Yale University Press
The Music Libel Against the JewsBy Ruth HaCohen (Yale University Press, 507 pp., $55) IN NOVEMBER 1934, Privy Councilor Wilhelm Furtwängler, vice president of the Third Reich’s Music Chamber and conductor of the Berlin Philharmonic Orchestra, imprudently took to the pages of the Deutsche Allgemeine Zeitung to defend the composer Paul Hindemith against the charge of “Jewishness” with which Joseph Goebbels, the Nazi minister for propaganda and enlightenment of the people, had justified a prohibition on the performance of his work.
The Richard Burton DiariesEdited by Chris Williams (Yale University Press, 693 pp., $35) JUNE 14, 1969, and for a dawn moment he was calm, remembering Wordsworth and Dylan Thomas: “I love my wife. I love her dearly. Honest. Talk about the beauty, silent, bare.... Sitting on the Thames with the river imitating a blue-grey ghost. My God the very houses seem asleep.
ONE OF THE blessedly few statistics in Losing It, William Ian Miller’s book about his experience of aging, and a tour-de force of hypochondriacal free association, informs his readers that “more than half the people between the ages of sixty-five and seventy-four surveyed in a National Council on Aging study in 2002 thought of themselves as middle aged or young, as did a third of those over seventy-five.” But the datum rep
Unlikely Collaboration: Gertrude Stein, Bernard Faÿ, and the Vichy DilemmaBy Barbara Will (Columbia University Press, 274 pp., $35) IdaBy Gertrude Stein Edited by Logan Esdale (Yale University Press, 348 pp., $20) Stanzas in Meditation: The Corrected EditionBy Gertrude Stein Edited by Susannah Hollister and Emily Setina (Yale University Press, 379 pp., $22) ON SEPTEMBER 29, 1951, an oddly dressed young woman appeared in an alley adjacent to the municipal hospital in Angers, a town southwest of Paris.
Joseph Brodsky: A Literary Life By Lev Loseff Translated by Jane Ann Miller (Yale University Press, 333 pp., $22) Joseph Brodsky caught the attention of the outside world for the first time in 1964, when he was tried in Leningrad for the crime of writing poetry. That is not how the indictment read, of course: his “crime” was that he did not have a regular job, and was therefore a “parasite.” But a scurrilous article attacking Brodsky in the Evening Leningrad newspaper not long before his trial gave the game away.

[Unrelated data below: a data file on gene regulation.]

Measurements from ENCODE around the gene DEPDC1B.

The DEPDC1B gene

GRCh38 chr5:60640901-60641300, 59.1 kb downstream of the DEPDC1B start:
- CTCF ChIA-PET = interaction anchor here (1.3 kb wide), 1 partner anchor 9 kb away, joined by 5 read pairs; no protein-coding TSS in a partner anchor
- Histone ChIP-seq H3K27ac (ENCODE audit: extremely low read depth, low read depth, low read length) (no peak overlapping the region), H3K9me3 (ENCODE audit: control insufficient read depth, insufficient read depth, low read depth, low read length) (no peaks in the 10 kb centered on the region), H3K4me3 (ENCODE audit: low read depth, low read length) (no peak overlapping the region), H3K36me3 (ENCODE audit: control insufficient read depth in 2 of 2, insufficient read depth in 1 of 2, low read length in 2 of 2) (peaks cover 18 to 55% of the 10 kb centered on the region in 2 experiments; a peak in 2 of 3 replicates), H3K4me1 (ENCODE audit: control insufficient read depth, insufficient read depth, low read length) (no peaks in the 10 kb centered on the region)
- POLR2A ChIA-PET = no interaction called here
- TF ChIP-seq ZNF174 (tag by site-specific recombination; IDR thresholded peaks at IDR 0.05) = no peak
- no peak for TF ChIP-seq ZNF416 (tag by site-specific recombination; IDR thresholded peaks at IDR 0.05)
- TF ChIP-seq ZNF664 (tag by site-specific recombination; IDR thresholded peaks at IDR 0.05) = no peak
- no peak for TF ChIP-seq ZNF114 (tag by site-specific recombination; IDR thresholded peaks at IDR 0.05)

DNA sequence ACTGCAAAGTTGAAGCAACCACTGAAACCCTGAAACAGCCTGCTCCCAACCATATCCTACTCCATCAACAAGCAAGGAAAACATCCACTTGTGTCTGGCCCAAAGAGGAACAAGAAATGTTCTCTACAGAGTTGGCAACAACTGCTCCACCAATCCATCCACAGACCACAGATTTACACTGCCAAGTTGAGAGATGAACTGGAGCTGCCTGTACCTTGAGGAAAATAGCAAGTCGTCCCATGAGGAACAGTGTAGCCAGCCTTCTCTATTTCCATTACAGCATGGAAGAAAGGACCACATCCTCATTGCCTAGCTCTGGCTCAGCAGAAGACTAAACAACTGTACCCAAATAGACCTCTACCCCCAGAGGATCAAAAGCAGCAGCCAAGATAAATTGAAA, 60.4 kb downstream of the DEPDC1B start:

Alfred Kazin’s Journals Selected and edited by Richard M. Cook (Yale University Press, 598 pp., $45) “As a man is, so he sees. As the eye is formed, such are its powers.” Alfred Kazin reveled in William Blake’s words in 1944, at the age of twenty-nine, as he stood in the Huntington Library turning the pages of The Marriage of Heaven and Hell. When he described this epiphany in New York Jew, the third volume of his memoirs, Kazin clearly wanted the reader to be swept up, as he was, by the sovereignty of the Blakean self: “All is within the vaulting leaping mind of man,” he continues.
The Anatomy of Influence: Literature as a Way of Life By Harold Bloom (Yale University Press, 357 pp., $32.50) With The Anatomy of Influence, Harold Bloom has promised us his “swan song” as a critic. Fat chance.
Too Much to Know: Managing Scholarly Information Before the Modern Age By Ann M. Blair (Yale University Press, 397 pp., $45) In 1945, in an article called “As We May Think,” Vannevar Bush evoked a specter for the modern age beyond the bomb: information overload.
Holy Bones, Holy Dust: How Relics Shaped the History of Medieval Europe By Charles Freeman (Yale University Press, 306 pp., $35) Christian Materiality: An Essay on Religion in Late Medieval Europe By Caroline Walker Bynum (Zone Books, 408 pp., $32.95) Treasures of Heaven: Saints, Relics, and Devotion in Medieval Europe Edited by Martina Bagnoli, Holger A. Klein, Griffith Mann, and James Robinson (Yale University Press, 259 pp., $65) Throughout much of history, at the heart of every village, town, and city in Europe, there lay a dead body.
C.S. Lewis’s Lost Aeneid: Arms and the Exile Edited by A.T. Reyes (Yale University Press, 208 pp., $27.50) In 1945, in a famous lecture called “What is a Classic?,” T.S. Eliot described Virgil as the most truly classical of all poets, on the grounds that his work supposedly exemplifies a supreme “maturity of language,” which involves a total exclusion of individual personality.